Comet 2022 E3 ZTF closest to Earth February 1 and 2


The great comet hunter Don Machholz originally wrote this article for EarthSky in March 2022. Sadly, Don unexpectedly passed away in August 2022. A great loss to his family and the world! Read and comment on Don’s tribute page here. Recent updates on this article are by Eddie Irizarry and the editors at EarthSky.

Kudaibergen Urinbayev, CC BY-SA 4.0 <>, An_Eclipse_and_a_Comet via Wikimedia Commons
An Eclipse and a Comet via Wikimedia Commons

Comet closest to Earth on February 1 and 2

On February 1 and 2, Comet C/2022 E3 (ZTF) will reach its closest point to Earth. It’ll sweep 27 million miles away (that’s 44 million km, or 0.29 AU). At that point, it’ll still be more than 100 times the moon’s distance away.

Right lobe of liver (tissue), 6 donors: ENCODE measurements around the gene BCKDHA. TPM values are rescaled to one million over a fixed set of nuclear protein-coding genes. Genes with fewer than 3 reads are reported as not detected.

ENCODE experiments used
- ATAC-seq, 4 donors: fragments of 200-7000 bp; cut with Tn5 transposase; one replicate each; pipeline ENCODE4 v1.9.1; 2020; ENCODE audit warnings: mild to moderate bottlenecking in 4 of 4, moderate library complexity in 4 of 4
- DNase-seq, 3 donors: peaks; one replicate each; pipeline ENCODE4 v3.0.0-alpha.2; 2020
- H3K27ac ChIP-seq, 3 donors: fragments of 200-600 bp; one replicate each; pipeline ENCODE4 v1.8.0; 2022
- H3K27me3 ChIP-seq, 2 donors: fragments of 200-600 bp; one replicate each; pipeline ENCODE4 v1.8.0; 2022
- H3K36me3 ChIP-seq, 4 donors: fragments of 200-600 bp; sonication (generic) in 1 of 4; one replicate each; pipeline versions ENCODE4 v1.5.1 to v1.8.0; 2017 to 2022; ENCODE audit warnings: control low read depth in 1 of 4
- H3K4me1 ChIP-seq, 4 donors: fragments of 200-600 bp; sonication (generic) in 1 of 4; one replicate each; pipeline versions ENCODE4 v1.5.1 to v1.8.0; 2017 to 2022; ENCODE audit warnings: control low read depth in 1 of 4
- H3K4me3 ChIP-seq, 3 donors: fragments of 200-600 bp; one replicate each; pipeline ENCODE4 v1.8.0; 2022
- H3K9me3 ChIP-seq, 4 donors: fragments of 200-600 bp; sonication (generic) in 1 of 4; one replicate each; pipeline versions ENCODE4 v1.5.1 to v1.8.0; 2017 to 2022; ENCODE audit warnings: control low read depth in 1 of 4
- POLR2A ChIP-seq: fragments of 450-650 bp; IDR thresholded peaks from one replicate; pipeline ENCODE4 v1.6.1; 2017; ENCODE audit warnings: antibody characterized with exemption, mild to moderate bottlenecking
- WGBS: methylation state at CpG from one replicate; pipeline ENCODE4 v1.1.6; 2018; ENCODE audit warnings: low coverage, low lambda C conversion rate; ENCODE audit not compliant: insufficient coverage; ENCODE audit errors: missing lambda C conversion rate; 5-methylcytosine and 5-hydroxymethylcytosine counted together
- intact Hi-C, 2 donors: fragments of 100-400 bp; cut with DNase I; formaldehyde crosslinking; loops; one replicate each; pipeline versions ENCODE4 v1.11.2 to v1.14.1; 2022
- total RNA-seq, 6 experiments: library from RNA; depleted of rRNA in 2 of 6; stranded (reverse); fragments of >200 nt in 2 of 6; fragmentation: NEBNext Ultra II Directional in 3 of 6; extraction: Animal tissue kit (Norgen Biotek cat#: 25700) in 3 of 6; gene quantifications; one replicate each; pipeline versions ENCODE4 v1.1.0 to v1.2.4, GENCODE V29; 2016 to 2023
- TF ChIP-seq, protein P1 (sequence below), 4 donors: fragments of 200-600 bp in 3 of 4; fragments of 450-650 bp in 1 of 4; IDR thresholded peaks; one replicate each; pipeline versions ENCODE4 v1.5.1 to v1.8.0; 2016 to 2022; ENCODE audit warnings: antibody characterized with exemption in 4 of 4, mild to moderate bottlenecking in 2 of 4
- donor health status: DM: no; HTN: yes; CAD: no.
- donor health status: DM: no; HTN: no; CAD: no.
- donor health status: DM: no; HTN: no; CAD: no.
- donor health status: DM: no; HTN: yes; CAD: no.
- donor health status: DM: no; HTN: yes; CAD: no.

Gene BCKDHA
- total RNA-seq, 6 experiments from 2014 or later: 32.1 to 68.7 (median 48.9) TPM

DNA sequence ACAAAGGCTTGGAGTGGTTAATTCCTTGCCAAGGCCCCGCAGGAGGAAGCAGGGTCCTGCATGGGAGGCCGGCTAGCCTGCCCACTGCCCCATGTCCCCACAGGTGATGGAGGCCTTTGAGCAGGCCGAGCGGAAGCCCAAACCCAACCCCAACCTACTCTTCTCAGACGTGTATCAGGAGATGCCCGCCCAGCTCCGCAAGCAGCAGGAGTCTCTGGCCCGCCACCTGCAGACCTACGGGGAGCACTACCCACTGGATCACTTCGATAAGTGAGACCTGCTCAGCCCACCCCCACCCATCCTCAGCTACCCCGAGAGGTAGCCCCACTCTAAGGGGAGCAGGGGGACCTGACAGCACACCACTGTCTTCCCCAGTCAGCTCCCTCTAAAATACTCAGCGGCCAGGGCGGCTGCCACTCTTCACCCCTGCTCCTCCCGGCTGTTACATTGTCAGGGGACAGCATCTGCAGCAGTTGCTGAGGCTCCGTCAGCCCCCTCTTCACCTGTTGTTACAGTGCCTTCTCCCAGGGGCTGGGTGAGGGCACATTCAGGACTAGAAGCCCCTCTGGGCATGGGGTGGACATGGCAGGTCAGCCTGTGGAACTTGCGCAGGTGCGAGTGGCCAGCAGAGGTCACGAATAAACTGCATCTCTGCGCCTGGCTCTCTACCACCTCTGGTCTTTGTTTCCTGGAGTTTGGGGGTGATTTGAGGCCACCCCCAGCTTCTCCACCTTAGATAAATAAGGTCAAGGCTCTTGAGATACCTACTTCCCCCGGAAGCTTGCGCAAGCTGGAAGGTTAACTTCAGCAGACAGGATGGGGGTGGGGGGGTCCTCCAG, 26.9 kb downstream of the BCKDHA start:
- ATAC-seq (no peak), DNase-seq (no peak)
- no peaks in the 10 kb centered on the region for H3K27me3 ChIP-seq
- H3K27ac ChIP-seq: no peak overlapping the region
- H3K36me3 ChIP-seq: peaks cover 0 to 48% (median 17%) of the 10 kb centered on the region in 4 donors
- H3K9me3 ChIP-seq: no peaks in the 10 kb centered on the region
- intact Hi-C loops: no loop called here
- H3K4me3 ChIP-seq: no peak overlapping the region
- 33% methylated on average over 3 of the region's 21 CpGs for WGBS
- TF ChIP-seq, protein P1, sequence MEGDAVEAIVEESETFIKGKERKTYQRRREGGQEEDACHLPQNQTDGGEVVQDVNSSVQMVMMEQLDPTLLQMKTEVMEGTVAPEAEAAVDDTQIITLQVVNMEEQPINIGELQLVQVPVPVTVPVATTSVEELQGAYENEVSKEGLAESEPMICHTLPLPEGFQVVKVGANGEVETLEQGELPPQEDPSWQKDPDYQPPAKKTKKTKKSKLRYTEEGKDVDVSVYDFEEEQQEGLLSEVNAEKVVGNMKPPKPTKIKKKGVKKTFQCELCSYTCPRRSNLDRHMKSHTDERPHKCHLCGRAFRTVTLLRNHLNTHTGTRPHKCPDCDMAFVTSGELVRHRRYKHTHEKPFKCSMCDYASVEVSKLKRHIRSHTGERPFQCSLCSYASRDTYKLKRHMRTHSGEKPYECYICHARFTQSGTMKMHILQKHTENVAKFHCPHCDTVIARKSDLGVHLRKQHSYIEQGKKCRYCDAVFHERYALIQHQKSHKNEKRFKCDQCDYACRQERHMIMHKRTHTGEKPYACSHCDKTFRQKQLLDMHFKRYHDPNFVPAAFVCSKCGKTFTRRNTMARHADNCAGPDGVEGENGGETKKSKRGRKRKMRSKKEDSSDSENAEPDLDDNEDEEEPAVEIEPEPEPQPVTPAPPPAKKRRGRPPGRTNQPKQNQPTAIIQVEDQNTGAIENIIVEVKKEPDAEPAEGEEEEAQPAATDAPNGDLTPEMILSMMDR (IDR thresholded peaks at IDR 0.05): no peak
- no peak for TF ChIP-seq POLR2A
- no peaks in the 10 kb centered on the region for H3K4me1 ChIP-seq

The last time this comet passed near the sun was 50,000 years ago, when Neanderthals walked the Earth. Now, as the comet returns, it could be the brightest comet of 2023, so be sure to catch it while you can! Details for live and online viewing below.

And, don’t miss the photo gallery of the comet at the end of this post. Plus you’ll find more images of the comet here.

See the comet in the sky

Note! February’s full Snow Moon will arrive on Sunday, February 5. So there’s a bright moon in the sky for much of the night now. The best time to look for the comet is after moonset, which means you’ll want to try your luck in the hours before dawn.

You’ll be looking northward to see the comet. At its closest approach on February 1 and 2, it’ll be in the direction of the north circumpolar constellation Camelopardalis the Giraffe.

Its northern location on our sky’s dome means Southern Hemisphere stargazers don’t have a good view of this comet. For them, the body of Earth will block it from view. But – if you’re in the Northern Hemisphere – use the star charts below to track it down.